- We receive many Freedom of Information requests which are of a similar nature, so we now create monthly updated standard reports. Information can be found on the reports that relate to accounts with exemptions and a full list of business properties including rateable value and descriptions.
- Further details
Please note the council will not provide information relating to requests for data concerning credit balance held on business rate accounts or debit adjustments to clear a credit held on an account where it has not been able to trace the ratepayer.
Gravesham Borough Council holds data relating to credits held on business rate accounts and/or debit adjustments to clear a credit held on an account where it has not been able to trace the ratepayer. However, the council will withhold the information following the decision in the case between London Borough of Ealing and the Information Commissioner, appeal number EA/2016/0013.
We consider that the information is exempt from disclosure under Section 31(1)(a) - law enforcement. Disclosure of this information would be likely to prejudice the prevention or detection of crime.
Section 31(1)(a) provides an exemption where prejudice could be caused which would in this case allow potential fraudsters to use the information to identify business entities which were entitled to claim credits on their accounts. Once such a business had been identified, there would be a number of avenues open to the fraudsters to seek to obtain refunds of these credits.
To use this exemption, we are required to undertake a public interest test. The matters which were considered in applying the test are as follows:
Factors in favour of disclosure
- Withholding the information could be perceived as the council attempting to retain monies that belong to the public.
- It is in the public interest to be open and transparent about the council’s use of public funds.
- It is in the public interest to provide some transparency regarding the records we hold in respect of the administration of business rates. This could be of interest to the minority of people who are due a refund but have somehow failed to receive the notifications that money is due to them.
Factors in favour of withholding
- There is a public interest in ensuring that monies from the public purse, such as rebates on business accounts, are not fraudulently claimed and also a public interest in not making it easier for fraud to be committed.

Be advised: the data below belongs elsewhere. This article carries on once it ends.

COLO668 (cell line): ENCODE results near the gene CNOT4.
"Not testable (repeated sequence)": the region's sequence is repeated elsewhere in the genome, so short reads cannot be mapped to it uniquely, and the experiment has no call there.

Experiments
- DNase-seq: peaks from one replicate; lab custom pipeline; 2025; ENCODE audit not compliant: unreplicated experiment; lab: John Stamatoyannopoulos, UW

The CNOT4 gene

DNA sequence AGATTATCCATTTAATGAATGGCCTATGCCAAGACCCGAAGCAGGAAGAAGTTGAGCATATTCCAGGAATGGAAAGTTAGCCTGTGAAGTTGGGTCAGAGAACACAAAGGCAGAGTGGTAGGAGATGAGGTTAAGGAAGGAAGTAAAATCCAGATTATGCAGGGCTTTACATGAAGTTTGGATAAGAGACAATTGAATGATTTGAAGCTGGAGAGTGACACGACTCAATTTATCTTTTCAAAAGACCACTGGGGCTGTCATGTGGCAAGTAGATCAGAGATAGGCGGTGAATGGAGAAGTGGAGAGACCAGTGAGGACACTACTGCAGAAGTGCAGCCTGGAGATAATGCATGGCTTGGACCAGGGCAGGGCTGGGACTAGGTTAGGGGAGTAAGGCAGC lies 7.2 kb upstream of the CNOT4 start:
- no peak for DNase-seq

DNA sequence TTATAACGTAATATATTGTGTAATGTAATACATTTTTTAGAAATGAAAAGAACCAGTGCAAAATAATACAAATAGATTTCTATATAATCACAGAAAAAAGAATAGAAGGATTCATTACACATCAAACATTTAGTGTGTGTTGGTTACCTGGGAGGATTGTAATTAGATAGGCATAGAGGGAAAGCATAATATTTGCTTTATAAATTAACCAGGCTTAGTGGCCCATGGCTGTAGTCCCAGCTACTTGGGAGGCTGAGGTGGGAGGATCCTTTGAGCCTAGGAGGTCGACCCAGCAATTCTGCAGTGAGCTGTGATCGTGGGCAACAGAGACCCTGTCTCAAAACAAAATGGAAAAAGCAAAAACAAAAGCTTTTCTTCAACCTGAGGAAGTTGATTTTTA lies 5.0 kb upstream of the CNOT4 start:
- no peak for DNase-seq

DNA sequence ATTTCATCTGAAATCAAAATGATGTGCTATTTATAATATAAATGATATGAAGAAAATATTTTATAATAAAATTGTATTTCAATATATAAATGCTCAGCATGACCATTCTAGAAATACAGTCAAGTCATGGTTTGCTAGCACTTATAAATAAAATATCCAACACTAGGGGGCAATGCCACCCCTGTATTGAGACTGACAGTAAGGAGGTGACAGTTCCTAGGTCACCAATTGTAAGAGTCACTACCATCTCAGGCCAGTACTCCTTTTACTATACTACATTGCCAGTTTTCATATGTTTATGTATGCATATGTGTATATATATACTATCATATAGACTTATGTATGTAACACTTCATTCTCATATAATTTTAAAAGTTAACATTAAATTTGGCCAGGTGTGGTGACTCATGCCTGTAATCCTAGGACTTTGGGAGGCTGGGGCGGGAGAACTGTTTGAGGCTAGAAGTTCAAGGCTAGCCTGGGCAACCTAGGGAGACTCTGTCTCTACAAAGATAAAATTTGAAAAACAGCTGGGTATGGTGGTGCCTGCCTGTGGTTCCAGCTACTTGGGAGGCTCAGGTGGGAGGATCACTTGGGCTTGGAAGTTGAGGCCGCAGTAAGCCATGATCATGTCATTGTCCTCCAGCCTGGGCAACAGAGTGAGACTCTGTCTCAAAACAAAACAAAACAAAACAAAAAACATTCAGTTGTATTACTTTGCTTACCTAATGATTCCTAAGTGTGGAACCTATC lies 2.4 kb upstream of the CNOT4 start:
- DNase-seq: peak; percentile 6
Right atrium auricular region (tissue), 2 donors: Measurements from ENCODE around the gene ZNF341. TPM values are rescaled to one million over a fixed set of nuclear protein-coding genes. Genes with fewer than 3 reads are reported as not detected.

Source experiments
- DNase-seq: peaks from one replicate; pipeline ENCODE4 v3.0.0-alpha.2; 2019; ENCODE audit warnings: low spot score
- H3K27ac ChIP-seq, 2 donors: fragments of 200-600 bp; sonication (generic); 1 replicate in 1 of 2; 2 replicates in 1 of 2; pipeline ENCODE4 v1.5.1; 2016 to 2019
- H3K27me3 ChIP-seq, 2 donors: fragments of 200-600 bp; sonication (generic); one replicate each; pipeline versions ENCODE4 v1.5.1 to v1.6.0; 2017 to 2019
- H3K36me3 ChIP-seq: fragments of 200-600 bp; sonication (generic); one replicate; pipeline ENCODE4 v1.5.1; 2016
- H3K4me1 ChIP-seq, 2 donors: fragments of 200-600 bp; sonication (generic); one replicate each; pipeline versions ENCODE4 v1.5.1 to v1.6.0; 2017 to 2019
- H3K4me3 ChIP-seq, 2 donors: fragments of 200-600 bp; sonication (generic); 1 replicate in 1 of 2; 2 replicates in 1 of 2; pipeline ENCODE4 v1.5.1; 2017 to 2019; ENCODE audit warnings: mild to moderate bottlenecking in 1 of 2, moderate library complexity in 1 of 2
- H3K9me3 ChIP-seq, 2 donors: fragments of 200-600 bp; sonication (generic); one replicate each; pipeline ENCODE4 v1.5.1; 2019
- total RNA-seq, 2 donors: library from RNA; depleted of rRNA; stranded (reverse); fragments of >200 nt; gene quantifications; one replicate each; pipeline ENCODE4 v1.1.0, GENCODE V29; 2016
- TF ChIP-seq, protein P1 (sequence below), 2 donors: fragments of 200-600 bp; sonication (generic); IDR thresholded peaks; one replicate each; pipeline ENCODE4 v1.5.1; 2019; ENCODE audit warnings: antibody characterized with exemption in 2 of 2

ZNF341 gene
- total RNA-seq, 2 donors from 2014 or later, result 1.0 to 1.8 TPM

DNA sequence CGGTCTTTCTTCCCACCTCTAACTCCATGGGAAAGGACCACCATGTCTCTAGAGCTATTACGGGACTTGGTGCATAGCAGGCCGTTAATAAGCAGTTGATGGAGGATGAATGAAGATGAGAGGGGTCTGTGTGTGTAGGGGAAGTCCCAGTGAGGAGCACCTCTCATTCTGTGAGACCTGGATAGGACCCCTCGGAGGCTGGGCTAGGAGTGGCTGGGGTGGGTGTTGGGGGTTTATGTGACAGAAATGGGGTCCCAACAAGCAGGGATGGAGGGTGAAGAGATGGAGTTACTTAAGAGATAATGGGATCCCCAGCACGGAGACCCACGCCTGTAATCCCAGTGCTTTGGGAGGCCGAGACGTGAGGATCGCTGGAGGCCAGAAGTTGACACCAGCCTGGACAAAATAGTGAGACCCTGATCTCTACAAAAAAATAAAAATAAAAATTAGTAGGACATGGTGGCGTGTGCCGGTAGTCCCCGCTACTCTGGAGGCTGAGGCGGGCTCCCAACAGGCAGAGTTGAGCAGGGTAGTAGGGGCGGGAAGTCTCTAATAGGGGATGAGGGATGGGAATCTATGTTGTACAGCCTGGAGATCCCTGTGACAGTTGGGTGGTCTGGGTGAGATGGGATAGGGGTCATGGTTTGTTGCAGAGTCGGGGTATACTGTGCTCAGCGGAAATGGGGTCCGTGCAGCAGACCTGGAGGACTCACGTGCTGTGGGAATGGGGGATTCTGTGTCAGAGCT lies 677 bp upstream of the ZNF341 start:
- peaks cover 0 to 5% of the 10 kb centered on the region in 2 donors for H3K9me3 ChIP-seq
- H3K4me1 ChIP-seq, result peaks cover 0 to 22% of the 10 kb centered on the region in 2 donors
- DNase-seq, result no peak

- Our current verification procedure for refund claims is simple and cost effective. Disclosure of the requested information would result in additional verification processes needing to be implemented, at additional cost to the public, which appears to be disproportionate to the benefits that would accrue from disclosure.
- The additional verification procedures would also be likely to slow the verification process, resulting in detriment to the genuine ratepayer which would be contrary to the public interest.
- In relation to any new verification processes that might be needed, these are likely to require the production of additional documents by those claiming a rebate which would place an additional administrative burden on the majority of legitimate claimants.
- Additionally, the level of scrutiny of those documents would be higher than at present, given the increased suspicion that some of the claims (and associated documents) might well be fraudulent.
- The end result would be that a new verification process would slow the rate at which credit balance claims could be considered and refunded, causing delay in all refunds and the likelihood of complaints, which would further burden our limited resources.
- Disclosure of the requested information would result in the need to implement disproportionate steps and additional expense to the public purse to counter an increased fraud risk that does not exist at present.
- The cost consequences of a successful fraudulent claim would be that the council would:
- have incurred the cost of paying out to the fraudster.
- remain liable to refund the legitimate ratepayer for an equivalent amount, raising the prospect of paying out twice; and
- be faced with the costs (internal management and administration and potentially legal) of seeking to recover the funds wrongly paid to the fraudster.
- It would not be in the public interest to expose the council to such potential costs and expenses, given that they would be funded from the public purse.
It is considered that the greater public interest, therefore, lies in not providing the information at this time. In coming to that conclusion, the public interest in providing the information has been carefully weighed against any prejudice to the public interest that might arise from withholding the information; in all the circumstances of the case, the public interest in maintaining the exemption outweighs the public interest in disclosing the information. This response, therefore, acts as a refusal notice under section 17 of the Freedom of Information Act 2000.